According to the digital project manager, Workload capacity planning is a management process that determines How many team members with what skillsets are required to execute tasks within your project portfolio and. Whether your existing supply of resources is sufficient to meet demand.
Workload capacity planning is a management process that determines:
- How many team members with what skillsets are required to execute tasks within your project portfolio and
- Whether your existing supply of resources is sufficient to meet demand.
Why Workload Planning Is Important
There are many reasons why capacity planning (workload planning) is important. For one, it helps a business determine how much work to take on without negatively impacting quality and/or the bottom line.
Capacity planning also helps ensure that employees have a positive working environment and feel valued in their jobs.
When you aren’t managing capacity correctly, project team members may become overworked and feel undervalued. Over time, this contributes to high turnover, a costly organizational problem.
Workload Capacity Planning And Project Management
A project manager’s goal is to determine how many team members are required to execute a project and which type of skills they should have. The project manager should then use that information to create a workload capacity plan that allows for predictable work hours, shared responsibility among staff members, and a strategy for addressing any issues.
Capacity planning reports are a useful tool for determining capacity at the individual level, the project level, and across organizations.
How Workload Capacity Planning Works
This section describes what effective capacity planning looks like, explains how to avoid common pitfalls, and reviews the basic steps involved.
What Effective Workload Capacity Planning Looks Like
The following factors help determine whether a capacity management plan is effective:
- Workload capacity is based on both project needs and team member availability.
- Quantitative, historical data justifies changes in project staffing requirements over time.
- Staffing needs are responsive to changing project conditions (e.g. you can get by with fewer hours than planned from your busy subject matter expert.)
- You eliminate excess workload capacity so team members are fully engaged.
- You can calculate project capacity with a degree of accuracy that meets key stakeholder requirements (i.e. your client is happy with your forecasts.)
Prevent Problems With Effective Workload Capacity Planning
Effective capacity plans solve for key project challenges, including:
- Scheduling delays due to lack of resource availability
- Higher rates of errors and accidents due to overworked team members
- Unnecessary project expenditures and/or poor quality of project deliverables due to engaging resources that are misaligned with project goals.
Left unchecked, these project challenges can lead to organizational challenges, such as:
- Employees feeling overworked and undervalued in their jobs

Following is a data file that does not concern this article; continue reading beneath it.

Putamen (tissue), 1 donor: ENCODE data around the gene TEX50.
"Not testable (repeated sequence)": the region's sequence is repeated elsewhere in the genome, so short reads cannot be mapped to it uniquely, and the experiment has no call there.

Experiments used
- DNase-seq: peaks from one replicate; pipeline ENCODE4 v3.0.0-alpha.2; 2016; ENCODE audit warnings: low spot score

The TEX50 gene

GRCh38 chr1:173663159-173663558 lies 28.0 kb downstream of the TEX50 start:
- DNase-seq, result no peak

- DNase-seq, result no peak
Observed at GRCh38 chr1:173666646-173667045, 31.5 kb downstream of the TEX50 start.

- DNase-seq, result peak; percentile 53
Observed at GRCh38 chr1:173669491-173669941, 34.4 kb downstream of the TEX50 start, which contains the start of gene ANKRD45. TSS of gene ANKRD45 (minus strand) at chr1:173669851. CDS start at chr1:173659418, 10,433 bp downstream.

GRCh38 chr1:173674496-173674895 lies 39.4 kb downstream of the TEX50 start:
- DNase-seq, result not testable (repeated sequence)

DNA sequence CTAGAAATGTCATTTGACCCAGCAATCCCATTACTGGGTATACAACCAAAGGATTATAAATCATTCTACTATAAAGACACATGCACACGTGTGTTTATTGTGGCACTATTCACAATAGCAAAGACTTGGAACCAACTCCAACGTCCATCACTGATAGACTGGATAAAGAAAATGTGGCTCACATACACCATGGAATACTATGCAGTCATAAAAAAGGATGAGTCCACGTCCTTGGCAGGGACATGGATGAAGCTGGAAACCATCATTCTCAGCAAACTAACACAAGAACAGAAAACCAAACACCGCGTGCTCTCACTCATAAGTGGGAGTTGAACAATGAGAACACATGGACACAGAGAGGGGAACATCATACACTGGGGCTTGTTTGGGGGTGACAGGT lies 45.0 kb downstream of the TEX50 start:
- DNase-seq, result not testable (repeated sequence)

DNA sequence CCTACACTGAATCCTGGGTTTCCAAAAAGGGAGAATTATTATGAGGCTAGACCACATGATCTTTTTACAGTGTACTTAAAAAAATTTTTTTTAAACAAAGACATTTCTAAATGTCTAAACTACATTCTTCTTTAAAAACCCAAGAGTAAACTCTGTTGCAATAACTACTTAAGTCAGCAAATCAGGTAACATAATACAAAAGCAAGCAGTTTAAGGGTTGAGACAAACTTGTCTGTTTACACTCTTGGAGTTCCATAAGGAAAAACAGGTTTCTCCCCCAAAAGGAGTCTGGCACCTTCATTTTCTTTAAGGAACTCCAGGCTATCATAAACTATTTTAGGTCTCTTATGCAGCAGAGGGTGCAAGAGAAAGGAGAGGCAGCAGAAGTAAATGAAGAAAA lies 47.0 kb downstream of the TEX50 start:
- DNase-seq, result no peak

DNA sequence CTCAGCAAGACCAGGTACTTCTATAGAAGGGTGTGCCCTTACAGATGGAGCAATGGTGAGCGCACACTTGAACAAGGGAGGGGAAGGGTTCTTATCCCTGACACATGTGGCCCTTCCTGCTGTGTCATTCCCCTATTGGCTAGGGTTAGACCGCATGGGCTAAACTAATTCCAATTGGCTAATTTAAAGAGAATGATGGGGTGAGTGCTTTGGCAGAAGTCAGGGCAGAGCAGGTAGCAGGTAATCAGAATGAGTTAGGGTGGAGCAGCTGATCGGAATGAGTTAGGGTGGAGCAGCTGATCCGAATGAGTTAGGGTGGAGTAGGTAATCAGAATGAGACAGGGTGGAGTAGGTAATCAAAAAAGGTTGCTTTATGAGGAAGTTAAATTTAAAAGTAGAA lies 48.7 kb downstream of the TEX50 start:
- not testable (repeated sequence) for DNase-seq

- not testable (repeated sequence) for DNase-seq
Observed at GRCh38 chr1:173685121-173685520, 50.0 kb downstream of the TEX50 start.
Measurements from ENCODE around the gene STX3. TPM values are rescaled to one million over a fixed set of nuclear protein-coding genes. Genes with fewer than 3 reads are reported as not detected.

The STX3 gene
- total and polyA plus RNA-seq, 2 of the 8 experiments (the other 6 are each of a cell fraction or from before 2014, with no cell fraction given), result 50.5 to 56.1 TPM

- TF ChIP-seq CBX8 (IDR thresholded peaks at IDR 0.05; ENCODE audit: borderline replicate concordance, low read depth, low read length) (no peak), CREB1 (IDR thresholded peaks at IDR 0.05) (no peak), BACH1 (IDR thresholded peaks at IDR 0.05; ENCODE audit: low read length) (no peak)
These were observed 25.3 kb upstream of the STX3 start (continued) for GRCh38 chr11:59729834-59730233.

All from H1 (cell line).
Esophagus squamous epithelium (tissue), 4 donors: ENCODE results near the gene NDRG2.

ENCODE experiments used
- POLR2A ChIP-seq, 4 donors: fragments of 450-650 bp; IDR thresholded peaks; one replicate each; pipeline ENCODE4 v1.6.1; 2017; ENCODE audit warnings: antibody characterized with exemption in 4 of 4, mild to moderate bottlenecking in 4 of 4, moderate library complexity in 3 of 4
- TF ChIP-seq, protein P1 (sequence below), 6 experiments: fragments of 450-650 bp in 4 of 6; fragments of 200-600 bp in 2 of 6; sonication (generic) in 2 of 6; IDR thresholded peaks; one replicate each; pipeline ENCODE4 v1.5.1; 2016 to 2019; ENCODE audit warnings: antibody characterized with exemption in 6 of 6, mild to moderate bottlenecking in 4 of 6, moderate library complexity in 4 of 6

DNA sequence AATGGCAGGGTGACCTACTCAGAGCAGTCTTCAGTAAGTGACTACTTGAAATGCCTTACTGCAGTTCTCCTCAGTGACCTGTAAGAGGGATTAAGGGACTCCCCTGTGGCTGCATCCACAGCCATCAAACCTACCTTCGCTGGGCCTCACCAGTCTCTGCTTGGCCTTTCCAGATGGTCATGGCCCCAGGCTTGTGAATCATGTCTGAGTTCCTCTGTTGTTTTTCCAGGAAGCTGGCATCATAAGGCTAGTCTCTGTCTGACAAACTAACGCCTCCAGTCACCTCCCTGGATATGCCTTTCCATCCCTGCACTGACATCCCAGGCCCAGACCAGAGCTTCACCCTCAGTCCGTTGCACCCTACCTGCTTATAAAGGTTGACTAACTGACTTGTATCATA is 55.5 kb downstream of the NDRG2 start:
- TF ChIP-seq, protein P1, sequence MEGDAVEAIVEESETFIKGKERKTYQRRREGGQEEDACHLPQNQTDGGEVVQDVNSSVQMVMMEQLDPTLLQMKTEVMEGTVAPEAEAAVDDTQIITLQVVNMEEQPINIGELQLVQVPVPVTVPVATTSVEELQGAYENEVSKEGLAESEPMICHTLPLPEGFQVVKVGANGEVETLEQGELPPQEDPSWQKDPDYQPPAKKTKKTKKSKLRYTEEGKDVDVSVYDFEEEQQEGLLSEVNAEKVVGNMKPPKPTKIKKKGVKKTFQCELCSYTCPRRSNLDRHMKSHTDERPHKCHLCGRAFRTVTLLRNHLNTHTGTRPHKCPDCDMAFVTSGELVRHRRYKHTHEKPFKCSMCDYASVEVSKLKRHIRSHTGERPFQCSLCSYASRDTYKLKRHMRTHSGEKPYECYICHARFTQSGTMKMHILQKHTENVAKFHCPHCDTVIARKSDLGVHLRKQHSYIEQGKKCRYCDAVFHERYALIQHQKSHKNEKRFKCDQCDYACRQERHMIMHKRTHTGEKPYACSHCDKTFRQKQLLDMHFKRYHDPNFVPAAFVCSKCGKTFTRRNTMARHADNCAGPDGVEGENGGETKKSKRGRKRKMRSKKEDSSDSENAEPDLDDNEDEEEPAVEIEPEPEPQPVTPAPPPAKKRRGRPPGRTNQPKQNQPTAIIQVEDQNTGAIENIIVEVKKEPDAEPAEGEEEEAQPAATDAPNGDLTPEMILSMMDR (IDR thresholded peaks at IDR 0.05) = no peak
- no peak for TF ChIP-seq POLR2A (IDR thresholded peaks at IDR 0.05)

- High staff turnover rates
- Talent tech gap
- Reputational risk to the company due to lack of employee engagement and/or poor customer service.
The Basic Steps Of Workload Capacity Planning
There are three steps to the capacity planning process:
- Forecast demand. What are your upcoming projects and the tasks that comprise those projects? What team members with what skillsets are required to complete project activities? How long will each activity take to complete?
- Determine resource availability and capacity. What team members are available to work on upcoming projects? How much time does each person have available to dedicate to your project? Capacity planning software may be useful for aggregating this information across your organization.
- Create a capacity plan. The plan should include the correct number of staff members needed for each project task that they will be assigned to cover. It should also provide detailed information about how many hours per day employees can work on the project and their skill set.
Techniques For Workload Capacity Planning
Project managers can create a capacity plan based on a variety of different workload capacity planning techniques. Examples of these techniques include:
- Critical path method: identify which tasks take more time than others or that are dependent on other tasks for completion and calculate capacity based on estimated time to complete those tasks
- Program evaluation and review technique (PERT) method: calculate the amount of time you expect it will take to complete each project task based on a weighted average of possible estimates (optimistic, pessimistic, and most likely)
- Performance monitoring: measure existing capacity levels and use historical data to project how much capacity you will need in the future
- Simulation modeling: create a workload capacity plan and test it out before implementing
- Analytical modeling: compare capacity and workload levels with different types of events or tasks.
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